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US Non-Hydro Renewables Grow 6.2%, Provide 11.4% Of US Electricity

A new analysis of recently released data from the US Energy Information Administration (EIA) by the SUN DAY Campaign has highlighted the fact that renewable energy sources accounted for 18.49% of US electrical generation during the first eight months of 2019 — up from 17.95% a year earlier. 

A new analysis of recently released data from the US Energy Information Administration (EIA) by the SUN DAY Campaign has highlighted the fact that renewable energy sources accounted for 18.49% of US electrical generation during the first eight months of 2019, up from 17.95% a year earlier.

Image: Zach Shahan – CleanTechnica.com

Further, non-hydro renewables accounted for 11.44% of total US electrical production during the first two-thirds of 2019, growing by an impressive 6.15% compared to the same period a year earlier.

The analysis of US electricity generation is based on the EIA’s latest “Electric Power Monthly” which showcases data through August 31, 2019.

Digging down into specific renewable technologies, solar (including small-scale solar PV systems) grew by 13.7% across the first eight months of 2019, as compared to the same period in 2018, accounting for just over 2.7% of total US electrical output. Small-scale solar PV systems such as distributed rooftop solar increased by 19.1% in the same period, providing nearly a third of total solar electrical generation.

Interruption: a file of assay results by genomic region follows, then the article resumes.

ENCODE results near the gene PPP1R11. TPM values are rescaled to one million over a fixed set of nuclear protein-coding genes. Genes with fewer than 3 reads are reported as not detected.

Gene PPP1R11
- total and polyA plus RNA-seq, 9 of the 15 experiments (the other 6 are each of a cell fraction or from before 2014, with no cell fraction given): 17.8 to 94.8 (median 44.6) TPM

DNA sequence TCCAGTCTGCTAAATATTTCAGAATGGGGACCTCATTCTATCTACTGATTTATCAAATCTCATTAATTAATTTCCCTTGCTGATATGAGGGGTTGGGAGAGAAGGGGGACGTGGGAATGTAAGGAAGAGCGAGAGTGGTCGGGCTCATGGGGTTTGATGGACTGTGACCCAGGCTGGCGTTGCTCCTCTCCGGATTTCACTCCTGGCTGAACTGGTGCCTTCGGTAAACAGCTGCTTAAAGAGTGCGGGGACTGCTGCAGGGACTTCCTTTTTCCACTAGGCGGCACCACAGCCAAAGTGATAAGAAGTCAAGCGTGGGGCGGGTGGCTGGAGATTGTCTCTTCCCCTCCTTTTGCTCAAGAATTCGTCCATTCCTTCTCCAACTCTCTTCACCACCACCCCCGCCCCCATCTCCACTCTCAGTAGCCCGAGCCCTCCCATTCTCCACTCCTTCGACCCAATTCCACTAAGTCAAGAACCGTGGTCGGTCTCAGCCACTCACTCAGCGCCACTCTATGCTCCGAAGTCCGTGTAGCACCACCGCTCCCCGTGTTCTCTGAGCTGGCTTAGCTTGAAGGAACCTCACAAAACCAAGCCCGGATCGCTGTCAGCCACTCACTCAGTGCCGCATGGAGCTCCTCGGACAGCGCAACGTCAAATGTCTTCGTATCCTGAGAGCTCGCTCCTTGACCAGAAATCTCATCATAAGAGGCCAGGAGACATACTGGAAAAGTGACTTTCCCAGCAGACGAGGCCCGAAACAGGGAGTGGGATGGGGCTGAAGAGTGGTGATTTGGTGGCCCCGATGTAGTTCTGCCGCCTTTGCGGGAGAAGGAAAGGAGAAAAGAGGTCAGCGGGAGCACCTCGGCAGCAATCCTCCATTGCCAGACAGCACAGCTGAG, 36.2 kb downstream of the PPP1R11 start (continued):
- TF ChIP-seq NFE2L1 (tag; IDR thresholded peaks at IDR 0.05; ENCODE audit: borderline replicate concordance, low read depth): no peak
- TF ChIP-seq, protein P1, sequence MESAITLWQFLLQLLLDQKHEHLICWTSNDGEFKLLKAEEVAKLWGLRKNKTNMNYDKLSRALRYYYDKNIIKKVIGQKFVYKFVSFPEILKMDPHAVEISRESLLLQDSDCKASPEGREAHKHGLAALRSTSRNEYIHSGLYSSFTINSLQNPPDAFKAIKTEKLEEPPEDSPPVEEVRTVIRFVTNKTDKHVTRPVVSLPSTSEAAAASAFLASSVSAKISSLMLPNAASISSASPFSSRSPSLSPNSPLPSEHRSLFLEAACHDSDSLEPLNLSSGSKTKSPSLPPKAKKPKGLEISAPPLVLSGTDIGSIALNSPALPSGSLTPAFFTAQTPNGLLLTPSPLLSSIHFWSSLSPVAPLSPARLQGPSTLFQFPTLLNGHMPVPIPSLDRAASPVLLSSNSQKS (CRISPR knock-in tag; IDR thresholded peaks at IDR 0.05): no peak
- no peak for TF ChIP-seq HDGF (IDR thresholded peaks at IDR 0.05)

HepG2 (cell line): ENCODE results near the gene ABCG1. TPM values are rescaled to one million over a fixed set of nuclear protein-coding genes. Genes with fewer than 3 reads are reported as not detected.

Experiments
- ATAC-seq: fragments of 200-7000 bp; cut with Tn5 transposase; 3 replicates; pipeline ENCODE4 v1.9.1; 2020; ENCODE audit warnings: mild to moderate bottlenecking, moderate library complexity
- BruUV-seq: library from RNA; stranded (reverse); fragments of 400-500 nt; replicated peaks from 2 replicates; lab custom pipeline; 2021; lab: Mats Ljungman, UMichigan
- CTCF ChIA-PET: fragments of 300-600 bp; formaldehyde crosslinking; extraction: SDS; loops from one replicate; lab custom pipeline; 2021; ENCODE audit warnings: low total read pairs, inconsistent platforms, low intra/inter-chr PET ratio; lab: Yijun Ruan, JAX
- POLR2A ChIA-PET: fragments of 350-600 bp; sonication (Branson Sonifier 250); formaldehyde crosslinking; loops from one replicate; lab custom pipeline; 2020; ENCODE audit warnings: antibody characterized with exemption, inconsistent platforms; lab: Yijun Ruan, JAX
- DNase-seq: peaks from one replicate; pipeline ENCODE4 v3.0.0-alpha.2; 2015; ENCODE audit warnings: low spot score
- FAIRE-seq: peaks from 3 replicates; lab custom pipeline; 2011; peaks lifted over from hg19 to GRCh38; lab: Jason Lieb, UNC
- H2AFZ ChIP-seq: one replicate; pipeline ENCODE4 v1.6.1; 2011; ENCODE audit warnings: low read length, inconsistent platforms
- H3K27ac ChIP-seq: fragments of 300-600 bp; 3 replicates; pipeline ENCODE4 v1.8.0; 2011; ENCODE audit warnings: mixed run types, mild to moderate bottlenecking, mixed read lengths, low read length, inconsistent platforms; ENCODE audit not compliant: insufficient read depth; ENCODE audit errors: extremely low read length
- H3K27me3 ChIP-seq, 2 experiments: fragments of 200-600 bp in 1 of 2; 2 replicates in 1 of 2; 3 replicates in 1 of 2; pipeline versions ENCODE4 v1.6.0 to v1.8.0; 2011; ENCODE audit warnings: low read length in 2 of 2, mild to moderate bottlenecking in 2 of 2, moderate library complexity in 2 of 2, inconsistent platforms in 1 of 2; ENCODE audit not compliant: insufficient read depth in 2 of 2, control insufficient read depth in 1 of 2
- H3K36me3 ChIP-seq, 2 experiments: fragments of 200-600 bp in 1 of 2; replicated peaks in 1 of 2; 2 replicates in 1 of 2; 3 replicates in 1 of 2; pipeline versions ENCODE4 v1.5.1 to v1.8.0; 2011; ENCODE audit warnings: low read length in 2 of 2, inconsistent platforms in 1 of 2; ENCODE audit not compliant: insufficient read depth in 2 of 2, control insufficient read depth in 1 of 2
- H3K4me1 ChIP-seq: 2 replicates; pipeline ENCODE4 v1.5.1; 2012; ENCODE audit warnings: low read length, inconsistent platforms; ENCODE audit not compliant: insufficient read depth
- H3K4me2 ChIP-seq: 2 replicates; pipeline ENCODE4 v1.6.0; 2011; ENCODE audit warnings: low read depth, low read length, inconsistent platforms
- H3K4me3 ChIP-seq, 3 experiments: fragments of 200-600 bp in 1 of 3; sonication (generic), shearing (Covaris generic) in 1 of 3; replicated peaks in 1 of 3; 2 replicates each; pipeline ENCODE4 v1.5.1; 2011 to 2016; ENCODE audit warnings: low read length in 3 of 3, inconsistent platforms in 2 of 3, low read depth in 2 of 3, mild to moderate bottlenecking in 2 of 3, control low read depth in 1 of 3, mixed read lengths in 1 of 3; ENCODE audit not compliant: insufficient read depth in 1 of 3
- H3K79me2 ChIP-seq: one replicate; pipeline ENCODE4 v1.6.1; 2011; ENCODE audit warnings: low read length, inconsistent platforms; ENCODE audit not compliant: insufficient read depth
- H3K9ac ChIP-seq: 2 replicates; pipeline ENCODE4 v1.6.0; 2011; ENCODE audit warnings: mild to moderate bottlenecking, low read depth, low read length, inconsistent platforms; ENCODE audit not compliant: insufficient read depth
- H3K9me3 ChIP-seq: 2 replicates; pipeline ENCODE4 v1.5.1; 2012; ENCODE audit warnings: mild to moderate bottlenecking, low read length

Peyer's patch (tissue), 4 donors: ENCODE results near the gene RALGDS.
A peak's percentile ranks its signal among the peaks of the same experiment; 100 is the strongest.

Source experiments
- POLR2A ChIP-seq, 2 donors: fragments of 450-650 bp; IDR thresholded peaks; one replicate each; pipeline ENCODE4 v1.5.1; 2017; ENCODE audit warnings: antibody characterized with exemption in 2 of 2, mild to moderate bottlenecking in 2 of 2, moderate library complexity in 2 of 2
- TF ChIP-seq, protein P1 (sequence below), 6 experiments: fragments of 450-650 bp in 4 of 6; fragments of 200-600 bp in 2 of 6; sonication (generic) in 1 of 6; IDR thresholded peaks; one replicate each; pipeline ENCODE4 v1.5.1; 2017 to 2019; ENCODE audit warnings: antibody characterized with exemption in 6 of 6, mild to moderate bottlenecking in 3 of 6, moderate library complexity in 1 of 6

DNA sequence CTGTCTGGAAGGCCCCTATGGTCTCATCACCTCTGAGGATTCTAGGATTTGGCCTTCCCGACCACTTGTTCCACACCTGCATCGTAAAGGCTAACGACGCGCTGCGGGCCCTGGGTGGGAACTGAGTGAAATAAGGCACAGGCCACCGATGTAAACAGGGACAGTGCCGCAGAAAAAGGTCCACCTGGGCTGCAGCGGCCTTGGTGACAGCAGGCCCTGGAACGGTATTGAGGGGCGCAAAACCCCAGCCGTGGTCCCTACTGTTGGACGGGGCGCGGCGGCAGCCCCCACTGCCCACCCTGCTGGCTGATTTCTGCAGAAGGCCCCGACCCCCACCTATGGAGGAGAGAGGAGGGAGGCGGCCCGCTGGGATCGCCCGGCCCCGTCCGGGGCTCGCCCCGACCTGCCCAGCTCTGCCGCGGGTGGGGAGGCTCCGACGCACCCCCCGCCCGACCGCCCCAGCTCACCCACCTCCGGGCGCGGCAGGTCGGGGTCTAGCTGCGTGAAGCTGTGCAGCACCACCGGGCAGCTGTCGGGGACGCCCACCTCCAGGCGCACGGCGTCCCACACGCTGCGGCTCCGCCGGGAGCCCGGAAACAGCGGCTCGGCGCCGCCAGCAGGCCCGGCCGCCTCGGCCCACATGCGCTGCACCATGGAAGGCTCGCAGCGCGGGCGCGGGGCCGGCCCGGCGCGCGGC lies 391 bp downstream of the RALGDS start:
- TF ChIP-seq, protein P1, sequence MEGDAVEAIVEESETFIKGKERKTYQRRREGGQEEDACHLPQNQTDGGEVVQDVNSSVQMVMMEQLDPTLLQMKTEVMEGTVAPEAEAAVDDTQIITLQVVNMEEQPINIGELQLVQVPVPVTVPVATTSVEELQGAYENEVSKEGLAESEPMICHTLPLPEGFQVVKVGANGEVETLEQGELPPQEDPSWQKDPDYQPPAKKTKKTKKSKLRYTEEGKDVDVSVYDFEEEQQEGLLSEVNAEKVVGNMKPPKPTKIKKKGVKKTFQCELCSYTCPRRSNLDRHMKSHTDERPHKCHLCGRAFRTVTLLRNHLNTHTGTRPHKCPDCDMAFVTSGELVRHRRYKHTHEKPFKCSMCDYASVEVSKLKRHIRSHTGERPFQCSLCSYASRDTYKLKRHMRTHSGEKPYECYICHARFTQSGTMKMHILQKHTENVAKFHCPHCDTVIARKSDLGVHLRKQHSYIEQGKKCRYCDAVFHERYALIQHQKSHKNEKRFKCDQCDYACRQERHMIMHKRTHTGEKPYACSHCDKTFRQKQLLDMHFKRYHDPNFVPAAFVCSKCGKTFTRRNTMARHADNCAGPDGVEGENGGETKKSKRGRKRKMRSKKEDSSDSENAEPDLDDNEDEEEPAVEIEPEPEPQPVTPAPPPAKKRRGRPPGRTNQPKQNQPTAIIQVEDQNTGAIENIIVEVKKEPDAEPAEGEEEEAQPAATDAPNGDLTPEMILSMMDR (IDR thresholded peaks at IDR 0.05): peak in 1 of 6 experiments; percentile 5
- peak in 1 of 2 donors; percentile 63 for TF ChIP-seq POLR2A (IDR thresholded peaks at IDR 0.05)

Electricity generated by US wind energy increased by 4.4% over the first two-thirds of the year and accounted for 6.94% of all US electricity generated.

Combined, wind and solar accounted for 9.64% of US electrical generation, while biomass provided 1.4% and geothermal contributed almost 0.4%.

The only downside across the first eight months of the year was a 5.2% decrease in hydropower’s output, but despite this, electricity generation by all renewables nevertheless increased by 1.49% over the same eight months a year earlier. Further, nuclear-generated electricity declined by 0.6% and coal-generated electricity plummeted by 13.9%. Unfortunately, much of coal’s decline was replaced by natural gas, which grew by 6.5%.

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I'm a Christian, a nerd, a geek, and I believe that we're pretty quickly directing planet-Earth into hell in a handbasket! I also write for Fantasy Book Review (.co.uk), and can be found writing articles for a variety of other sites. Check me out at about.me for more.

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